Progression in music can, oftentimes, be a great thing. Some of the best Black Metal  […]
By Danny Sanderson
November 28, 2015
Todesstoss - Hirngemeer album cover

Progression in music can, oftentimes, be a great thing. Some of the best Black Metal  acts, and indeed albums, blend the traditional sound of the genre really well with  different components to create some excellent, and above all interesting, music. There are a few times, however, where it gets taken a bit too far. Germany's  TODESSTOSS, for the most part, fall into the latter category. Their latest record,  "Hirngemeer", is one of the strangest records you are likely to hear, sometimes in  good ways, and sometimes in bad.

The opening track, "Verwehung", gives off the impression that this might end up  being an overly atmospheric affair. Then, a lone note on Harmonica plays, signalling the beginning of the track proper. For the most part, this is complete lunacy. In the opening few minutes of the song, there's no song structure to speak of, no definable  points to draw on, other than some genuinely grating vocal lines, which are actually fairly impressive and varied, and a few guitar lines that have some traces of melody  within them. But for the most part, this is essentially a cacophonous wall of noise. At  points, it is genuinely uncomfortable to listen to. There are some stand alone, disjointed harmonica sections, and the music takes a much mellower turn, with some decent atmospheric elements and a few thick, substantial bass lines that work pretty well together. But then it quickly reverts to the opening lines of the song. There's a few tremolo picked guitar lines that jump out at you from amongst this racket, but  they don't stick around for long. By this point in the track, it's clear that the band are  ebbing and flowing between these harsher and, for lack of a better term, odd sections, and some much more laid back sections that do have a clearer semblance of structure  and musical form. This is not just a few people randomly playing, this is very  deliberate. And I can't decide whether that is a good or bad thing. 

Twenty-eight and a half minutes in, the music fades away, and the song comes to a close. "Narbenkafig" initially heads down a more conventional musical route, with a nice, chunky bass line and some well placed, sparse guitar parts, coupled with some atmospheric music. The music slowly starts to build, more elements are added and it starts to become a fairly decent track. This is a much more measured affair than the last song, although it still retains the surreal aspects of its predecessor, albeit to a  much lesser degree. For the most part, the vocals work as well, and are strongly reminiscent of the sort of arid howls and bestial shrieks that wouldn't sound entirely out of place in a Depressive Black Metal song, and at a lot of points, they really carry  the music and stop it from becoming stagnant. But, just like the track before it, there  are a few moments where the vocals do sound just a tiny bit silly. By the half way  point of the song, the music has slid make into a much more demented , unstructured state, although luckily not to the same degree that this album began on. it's a shame  that the music on the whole album is not more in the vein of some of this songs high  points; although it's not the best, it's certainly the best track on here, and I feel that if the rest of the album had followed this tracks lead, we'd be looking at a significantly  better record overall.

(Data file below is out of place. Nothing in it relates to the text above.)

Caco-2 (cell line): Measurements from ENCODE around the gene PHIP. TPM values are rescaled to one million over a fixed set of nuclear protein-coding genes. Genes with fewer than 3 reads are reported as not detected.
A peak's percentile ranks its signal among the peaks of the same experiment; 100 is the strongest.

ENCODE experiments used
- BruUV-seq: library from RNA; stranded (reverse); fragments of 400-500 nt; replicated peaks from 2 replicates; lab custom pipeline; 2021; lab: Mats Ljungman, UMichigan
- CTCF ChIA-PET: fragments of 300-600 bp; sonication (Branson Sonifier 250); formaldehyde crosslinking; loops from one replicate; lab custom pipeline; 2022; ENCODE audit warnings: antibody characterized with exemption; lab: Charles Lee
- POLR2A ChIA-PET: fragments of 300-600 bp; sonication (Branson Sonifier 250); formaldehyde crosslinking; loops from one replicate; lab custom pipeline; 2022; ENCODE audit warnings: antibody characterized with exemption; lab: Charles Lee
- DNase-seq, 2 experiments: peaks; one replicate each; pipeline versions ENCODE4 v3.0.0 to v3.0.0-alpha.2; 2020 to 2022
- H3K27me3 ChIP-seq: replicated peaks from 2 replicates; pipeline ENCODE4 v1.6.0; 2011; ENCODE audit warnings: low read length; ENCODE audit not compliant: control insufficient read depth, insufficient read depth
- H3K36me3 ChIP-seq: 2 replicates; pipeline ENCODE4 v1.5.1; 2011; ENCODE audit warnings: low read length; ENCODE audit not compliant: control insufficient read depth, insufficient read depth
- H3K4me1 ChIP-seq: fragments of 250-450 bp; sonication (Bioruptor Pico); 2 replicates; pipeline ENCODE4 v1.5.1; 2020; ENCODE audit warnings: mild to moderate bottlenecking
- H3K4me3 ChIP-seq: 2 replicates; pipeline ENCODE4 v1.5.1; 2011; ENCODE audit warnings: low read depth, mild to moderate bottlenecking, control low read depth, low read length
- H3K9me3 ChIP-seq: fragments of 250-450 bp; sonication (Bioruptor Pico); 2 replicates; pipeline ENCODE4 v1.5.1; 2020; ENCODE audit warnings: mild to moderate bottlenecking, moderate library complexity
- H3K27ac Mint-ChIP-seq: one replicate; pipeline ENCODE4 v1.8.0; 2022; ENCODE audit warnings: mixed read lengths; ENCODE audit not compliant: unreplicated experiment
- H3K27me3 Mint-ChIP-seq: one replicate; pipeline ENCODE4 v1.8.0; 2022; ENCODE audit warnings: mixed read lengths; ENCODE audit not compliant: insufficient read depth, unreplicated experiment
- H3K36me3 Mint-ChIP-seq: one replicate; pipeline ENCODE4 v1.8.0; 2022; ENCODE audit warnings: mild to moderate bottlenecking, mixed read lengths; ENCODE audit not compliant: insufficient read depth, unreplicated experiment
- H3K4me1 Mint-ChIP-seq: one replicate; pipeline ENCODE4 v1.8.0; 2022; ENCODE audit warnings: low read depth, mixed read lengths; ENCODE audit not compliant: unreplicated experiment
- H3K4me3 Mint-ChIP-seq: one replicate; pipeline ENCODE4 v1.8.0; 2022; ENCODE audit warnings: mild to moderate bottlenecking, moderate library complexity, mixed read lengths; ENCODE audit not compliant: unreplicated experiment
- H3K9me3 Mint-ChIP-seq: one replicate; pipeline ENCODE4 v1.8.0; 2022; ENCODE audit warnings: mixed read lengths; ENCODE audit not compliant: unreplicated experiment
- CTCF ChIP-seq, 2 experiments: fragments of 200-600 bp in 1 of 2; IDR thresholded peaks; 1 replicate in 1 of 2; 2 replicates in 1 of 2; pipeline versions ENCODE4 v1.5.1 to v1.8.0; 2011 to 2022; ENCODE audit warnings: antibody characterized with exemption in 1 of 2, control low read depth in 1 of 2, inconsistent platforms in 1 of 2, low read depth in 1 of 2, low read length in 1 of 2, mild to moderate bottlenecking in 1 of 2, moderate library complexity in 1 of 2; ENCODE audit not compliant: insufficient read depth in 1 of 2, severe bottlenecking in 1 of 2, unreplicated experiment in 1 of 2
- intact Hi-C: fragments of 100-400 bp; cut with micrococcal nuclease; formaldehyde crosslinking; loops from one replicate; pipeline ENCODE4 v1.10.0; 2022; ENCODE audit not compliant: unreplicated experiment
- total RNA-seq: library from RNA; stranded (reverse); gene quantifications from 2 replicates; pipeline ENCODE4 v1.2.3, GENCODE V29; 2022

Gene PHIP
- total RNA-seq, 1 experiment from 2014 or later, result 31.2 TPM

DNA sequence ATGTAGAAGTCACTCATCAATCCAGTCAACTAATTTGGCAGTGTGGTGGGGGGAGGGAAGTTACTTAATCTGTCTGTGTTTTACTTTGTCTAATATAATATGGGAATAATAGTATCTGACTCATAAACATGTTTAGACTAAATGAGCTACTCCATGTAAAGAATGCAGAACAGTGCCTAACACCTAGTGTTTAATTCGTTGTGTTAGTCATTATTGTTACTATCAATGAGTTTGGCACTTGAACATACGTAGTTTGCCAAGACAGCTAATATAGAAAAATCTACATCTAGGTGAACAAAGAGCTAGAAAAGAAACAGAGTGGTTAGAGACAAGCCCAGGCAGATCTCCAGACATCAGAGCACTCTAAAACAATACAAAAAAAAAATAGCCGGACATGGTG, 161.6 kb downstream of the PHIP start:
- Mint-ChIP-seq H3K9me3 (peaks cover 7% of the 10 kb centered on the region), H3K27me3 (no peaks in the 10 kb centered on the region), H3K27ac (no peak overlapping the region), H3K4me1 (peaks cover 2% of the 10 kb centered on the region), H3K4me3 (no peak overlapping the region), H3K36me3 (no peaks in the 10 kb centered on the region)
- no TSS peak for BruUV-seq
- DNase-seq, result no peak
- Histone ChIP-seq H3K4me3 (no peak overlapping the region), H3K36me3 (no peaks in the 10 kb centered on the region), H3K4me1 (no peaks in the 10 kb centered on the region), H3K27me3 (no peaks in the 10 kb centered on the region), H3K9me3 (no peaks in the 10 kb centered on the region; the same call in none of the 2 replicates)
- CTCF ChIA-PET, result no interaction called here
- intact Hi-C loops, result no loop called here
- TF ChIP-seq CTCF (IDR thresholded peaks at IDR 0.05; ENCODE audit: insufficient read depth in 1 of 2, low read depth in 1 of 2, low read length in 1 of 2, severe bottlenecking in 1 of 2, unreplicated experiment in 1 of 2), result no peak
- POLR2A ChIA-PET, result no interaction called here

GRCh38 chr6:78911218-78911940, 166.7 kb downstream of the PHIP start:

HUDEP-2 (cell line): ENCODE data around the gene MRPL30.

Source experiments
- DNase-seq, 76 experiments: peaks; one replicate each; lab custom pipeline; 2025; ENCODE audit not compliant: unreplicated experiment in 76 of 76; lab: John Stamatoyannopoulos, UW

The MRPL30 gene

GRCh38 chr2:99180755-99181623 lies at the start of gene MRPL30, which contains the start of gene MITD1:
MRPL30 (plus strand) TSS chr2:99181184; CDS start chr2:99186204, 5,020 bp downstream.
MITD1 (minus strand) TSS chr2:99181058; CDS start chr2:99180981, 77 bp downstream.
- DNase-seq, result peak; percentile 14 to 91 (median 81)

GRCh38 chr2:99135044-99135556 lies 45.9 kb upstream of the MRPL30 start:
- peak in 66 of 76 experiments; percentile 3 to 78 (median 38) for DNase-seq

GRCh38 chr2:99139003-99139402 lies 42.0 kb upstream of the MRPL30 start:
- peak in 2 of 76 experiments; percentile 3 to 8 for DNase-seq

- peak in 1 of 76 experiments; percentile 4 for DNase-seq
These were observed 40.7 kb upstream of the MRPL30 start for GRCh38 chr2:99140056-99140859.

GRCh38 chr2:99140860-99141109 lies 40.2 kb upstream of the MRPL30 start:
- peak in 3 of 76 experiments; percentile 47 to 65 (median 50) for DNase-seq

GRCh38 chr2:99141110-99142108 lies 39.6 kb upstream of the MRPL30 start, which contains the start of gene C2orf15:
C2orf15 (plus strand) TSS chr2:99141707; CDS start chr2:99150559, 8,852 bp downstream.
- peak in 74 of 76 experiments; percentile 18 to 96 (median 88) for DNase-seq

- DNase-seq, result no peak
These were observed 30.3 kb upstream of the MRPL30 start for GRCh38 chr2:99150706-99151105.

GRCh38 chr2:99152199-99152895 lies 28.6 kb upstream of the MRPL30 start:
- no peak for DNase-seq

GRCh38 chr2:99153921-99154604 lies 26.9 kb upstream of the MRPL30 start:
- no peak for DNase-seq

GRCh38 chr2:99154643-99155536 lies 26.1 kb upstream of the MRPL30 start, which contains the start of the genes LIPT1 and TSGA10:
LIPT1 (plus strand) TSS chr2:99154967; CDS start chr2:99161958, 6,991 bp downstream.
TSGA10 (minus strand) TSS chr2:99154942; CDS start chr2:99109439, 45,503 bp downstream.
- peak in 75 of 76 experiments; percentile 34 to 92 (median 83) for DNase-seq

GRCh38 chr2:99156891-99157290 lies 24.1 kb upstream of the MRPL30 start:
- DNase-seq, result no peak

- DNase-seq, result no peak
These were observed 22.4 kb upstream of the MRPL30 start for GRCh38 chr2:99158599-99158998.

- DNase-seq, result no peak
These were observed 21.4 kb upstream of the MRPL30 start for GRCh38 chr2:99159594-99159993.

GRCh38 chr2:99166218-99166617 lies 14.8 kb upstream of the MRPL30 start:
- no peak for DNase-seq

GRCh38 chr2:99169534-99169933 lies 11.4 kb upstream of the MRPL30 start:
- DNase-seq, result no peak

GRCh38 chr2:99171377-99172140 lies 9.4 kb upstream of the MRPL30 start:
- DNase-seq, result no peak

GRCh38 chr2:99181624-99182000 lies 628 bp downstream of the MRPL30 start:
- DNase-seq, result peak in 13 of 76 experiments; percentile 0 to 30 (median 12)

The final song on the record is a much shorter affair, and it is definitely one of the  better songs on the album as well. "Strom Der Augenblicke" is more or less based around really solid, well thought out ambient music which is actually fairly interesting  to listen to. There are spoken word sections as well which often work, although the use of the sort of vicious, harrowing cries that are evident on other points in the album  pretty much kill the mood when they are used. Despite this minor issue, this is an  excellent track, and a great way to end a very hit and miss record. 

This record should be viewed more from an artistic standpoint than a musical one. 

After all, the mastermind behind the band is primarily an artist. It isn't all bad, however; if you get past the first few minutes of the opening track and let the music  sink in, there's definitely some parts that, if they had been the dominant theme in the song in question, would have made this a much better album, and indeed show a lot of promise and potential. Unfortunately, these moments are few and far between. At points, it borders on outright lunacy, and it will definitely take quite a few listens to be  able to appreciate it on some level. If nothing else, it's certainly unique.

5 / 10


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"Hirngemeer" Track-listing:

1. Verwehung
2. Narbenkafig
3. Strom der Augenblicke

Todesstoss Lineup:

Martin Lang - Vocals & All Instruments
Flesh of L. - Vocals

Euer Gnaden - Bass

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